Everything is coming up Aquaman these days, as the King of Atlantis helms not one, but TWO ongoing series. With yesterday’s launch of Aquaman and the Others #1, fans of the New 52 are treated to more of this mysterious group introduced in volume 2 of Aquaman’s ongoing story. Charting the course is writer Dan Jurgens — no stranger to Aquaman, having written his ongoing series once before — who took time out of his busy schedule to talk about the characters the Sea King has now surrounded himself with, what we can expect in the series, and how the process on the upcoming New 52: Futures End is going, as well!
Matt Santori-Griffith: Thanks for talking with Comicosity again, Dan, and congrats on the new series! This is the first time Aquaman has had two ongoing series at the same time. What are your thoughts on the Sea King’s newfound popularity and longevity on the comic book page?
Dan Jurgens: I think it’s great. I’ve always had a fond spot for Aquaman and he’s certainly been one of the more successful reconstructions to come out of the New 52.
MSG: The Others have a classically pulp feel to them in their original design, with elements of James Bond, Tarzan, and Native American legend mixed together. How do you approach writing characters (including Aquaman) with this kind of feel differently than you would the traditional American super-hero?
DJ: It all comes down to a couple of things.
For the most part, they don’t have traditional super powers so it then becomes a question of how do they get the job done? What motivates them? Why do they do what they do and why do they stay together?
MSG: As detailed in issue #1, the artifacts each member of the Others wields have their origins in ancient Atlantis, and may now only work for Aquaman himself. Is the bond among the group strong enough to necessitate staying together even if the artifacts become worthless? What are your thoughts on what they mean to each other?
DJ: The artifacts mean different things to different members of the group, and we’re going to explore that over the course of the first year.
For example, the Prisoner-of War exists in a bit of chaos with the memories of his comrades infiltrating his mind as though they were his own. His spot in the group and Atlantean Manacles provide some sense of stability and personality he can call his own.
The Operative, on the other hand, views the Key as just another tool. As a guy who’s always depended on tools and weapons to do his job, he likely sees it as just another tool in the toolbox.
MSG: So much of Sky’s story, like Arthur’s is rooted in her ancestry and the connection to the past, yet she seems to have a much closer connection to her roots. What are your thoughts on this difference between how the two relate to their legacies?
DJ: I think Arthur’s ancestry and legacy are really quite new to him, whereas Sky has grown up with hers. Arthur is still trying to come to grips with his Atlantean past. Sky has embraced and welcomed hers.
MSG: What has working with artist Lan Medina been like, and what do you think he brings to the series that’s unique?
DJ: When we were looking at artists, I wanted to find someone who could differentiate the faces, one from another, and also convey emotion well. In a group book, those things are important.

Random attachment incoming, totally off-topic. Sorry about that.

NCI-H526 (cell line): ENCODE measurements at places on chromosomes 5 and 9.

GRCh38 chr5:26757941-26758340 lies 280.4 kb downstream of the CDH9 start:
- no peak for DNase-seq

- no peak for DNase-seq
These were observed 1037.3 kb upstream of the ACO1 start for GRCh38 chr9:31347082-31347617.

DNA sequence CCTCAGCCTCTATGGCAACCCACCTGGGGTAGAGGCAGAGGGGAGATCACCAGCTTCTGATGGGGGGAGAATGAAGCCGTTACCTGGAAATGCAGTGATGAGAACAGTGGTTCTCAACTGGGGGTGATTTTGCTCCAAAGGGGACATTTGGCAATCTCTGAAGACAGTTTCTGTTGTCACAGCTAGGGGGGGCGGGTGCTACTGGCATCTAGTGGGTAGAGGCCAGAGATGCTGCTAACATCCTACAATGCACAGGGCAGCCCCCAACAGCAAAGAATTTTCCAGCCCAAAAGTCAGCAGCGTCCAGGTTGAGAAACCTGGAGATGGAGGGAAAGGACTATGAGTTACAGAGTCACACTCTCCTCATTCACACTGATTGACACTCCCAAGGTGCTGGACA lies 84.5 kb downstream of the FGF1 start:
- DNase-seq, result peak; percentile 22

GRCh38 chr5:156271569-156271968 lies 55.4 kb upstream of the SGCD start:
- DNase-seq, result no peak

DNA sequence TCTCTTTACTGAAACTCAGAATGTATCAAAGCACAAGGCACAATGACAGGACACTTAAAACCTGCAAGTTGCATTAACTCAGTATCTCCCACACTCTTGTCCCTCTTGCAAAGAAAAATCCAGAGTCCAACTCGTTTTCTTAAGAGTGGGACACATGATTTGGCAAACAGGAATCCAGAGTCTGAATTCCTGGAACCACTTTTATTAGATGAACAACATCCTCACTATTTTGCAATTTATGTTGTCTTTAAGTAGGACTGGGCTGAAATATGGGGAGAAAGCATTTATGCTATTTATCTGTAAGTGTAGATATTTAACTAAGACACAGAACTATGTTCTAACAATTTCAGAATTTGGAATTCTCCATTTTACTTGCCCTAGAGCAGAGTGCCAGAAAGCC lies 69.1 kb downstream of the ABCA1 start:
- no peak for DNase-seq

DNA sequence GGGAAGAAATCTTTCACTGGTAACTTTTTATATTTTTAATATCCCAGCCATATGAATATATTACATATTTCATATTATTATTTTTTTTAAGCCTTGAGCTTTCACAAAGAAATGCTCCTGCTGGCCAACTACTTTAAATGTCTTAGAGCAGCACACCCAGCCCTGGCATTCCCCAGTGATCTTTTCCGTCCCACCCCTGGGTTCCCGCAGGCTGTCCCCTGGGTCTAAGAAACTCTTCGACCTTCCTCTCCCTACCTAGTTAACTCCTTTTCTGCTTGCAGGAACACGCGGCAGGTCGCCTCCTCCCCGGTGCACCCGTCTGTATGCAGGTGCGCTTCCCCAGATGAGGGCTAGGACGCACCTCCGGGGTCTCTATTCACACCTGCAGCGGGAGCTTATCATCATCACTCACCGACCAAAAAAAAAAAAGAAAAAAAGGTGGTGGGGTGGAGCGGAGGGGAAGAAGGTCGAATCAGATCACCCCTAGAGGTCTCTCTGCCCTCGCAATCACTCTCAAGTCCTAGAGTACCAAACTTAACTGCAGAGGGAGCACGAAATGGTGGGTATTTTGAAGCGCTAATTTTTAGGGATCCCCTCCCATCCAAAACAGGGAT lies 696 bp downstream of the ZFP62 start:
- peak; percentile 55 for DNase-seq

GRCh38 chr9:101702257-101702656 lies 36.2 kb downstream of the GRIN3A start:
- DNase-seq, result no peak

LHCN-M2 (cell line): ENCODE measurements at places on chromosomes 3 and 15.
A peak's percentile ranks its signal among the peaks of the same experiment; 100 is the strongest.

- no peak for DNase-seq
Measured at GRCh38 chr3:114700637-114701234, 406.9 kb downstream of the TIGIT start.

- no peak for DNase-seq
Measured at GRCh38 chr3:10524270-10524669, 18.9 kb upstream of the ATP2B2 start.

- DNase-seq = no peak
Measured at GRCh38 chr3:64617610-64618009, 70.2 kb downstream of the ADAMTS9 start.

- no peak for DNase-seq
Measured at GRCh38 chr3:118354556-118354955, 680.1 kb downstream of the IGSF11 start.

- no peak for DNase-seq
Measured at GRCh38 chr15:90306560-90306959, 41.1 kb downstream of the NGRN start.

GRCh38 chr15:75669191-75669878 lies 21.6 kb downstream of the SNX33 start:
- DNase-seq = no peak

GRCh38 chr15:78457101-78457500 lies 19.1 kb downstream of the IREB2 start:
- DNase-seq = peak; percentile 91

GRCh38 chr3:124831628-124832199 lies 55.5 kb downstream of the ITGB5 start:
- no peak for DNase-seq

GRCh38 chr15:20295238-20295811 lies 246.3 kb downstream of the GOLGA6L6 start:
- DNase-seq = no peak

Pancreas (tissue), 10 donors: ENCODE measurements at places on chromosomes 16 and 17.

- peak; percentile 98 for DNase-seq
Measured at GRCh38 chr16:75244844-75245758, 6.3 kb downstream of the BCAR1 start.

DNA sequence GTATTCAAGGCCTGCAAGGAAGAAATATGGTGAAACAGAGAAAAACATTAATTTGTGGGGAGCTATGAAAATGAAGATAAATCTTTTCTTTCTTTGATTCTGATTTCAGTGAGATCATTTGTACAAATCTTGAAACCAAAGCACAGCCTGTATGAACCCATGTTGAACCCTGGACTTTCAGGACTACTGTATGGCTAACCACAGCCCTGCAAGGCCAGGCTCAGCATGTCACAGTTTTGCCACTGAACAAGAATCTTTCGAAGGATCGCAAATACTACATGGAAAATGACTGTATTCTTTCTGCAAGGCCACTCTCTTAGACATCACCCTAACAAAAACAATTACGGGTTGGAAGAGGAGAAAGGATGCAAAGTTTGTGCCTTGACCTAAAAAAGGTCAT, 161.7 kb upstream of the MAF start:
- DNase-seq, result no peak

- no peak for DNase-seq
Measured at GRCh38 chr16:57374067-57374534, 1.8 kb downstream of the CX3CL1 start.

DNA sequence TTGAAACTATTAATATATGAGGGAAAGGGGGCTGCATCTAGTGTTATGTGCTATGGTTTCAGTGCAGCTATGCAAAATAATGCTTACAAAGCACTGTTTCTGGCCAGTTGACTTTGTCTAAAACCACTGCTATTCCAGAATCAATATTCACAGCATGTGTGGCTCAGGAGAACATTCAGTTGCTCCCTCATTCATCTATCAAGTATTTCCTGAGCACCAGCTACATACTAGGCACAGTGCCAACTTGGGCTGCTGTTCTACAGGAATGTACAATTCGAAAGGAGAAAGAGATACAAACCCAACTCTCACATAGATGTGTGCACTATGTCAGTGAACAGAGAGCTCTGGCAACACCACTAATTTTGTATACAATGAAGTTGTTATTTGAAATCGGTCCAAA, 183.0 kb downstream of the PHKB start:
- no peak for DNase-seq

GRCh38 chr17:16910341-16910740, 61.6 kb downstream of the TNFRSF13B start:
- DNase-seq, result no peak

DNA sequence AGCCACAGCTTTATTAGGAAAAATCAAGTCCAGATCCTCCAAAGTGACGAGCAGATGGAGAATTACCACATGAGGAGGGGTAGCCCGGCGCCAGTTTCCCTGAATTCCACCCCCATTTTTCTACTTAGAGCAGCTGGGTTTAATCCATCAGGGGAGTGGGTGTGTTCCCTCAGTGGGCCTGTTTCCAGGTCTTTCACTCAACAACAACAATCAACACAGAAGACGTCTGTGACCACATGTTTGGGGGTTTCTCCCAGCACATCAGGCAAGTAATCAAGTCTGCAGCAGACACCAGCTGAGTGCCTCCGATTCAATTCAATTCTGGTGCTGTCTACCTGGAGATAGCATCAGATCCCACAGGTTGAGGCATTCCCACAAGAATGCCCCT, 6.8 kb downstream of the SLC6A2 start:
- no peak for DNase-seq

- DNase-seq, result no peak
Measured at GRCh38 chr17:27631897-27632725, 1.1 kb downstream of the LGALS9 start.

As I looked at his samples it occurred to me that he’d probably draw a really great Ya’Wara, which he certainly has. All his characters feel real, and that’s essential.
MSG: Hinted at toward the end of issue #1 is a potential new member of the “team”: Sayeh, the sister of Kahina the Seer. What inspired you to bring her into the story, and do you think there are things Kahina and Vostok brought to the dynamic of the group that are still missing?
DJ: Geoff Johns and Ivan Reis did incredible work in creating the Others. In just a handful of issues, they really mapped them out as individuals. So, yeah, their deaths created a bit of a void within the group that is quite noticeable. After all, right before he died, Vostok called Arthur his brother and we found out that he, more than anyone, desperately needed the group.
MSG: An ever bigger tease at the end of your first issue is, of course, the allusion to the upcoming events in New 52: Futures End. Will Aquaman and the Others be playing a significant role in that story five years later, and how has the experience of working on that weekly as co-writer been so far?
DJ: The experience of writing Futures End has been great. Working with Jeff Lemire, Brian Azzarello and Keith Giffen is a tantalizing mix as we all come from different places in terms of our approach to comics and what we tend to like. Yet it has really come together as a unified story. We’re setting up some major developments and surprises for the DCU as all of this unfolds.
Of course, Futures End takes place five years from now. With a character who can see aspects of the future, how could these series not connect?
MSG: Any final thoughts or special teases for the Comicosity audience?
DJ: This is a special cast of characters who create a very nice mix when they’re together. We have some surprises coming up here as well– surprises I think the fans will really enjoy.
Dan Jurgens’ first issue of Aquaman and the Others is in stores now, but also get ready for New 52: Futures End #0, the start of a brand new weekly series co-written by Dan Jurgens and distributed exclusively from DC Comics through Free Comic Book Day events on Saturday, May 3!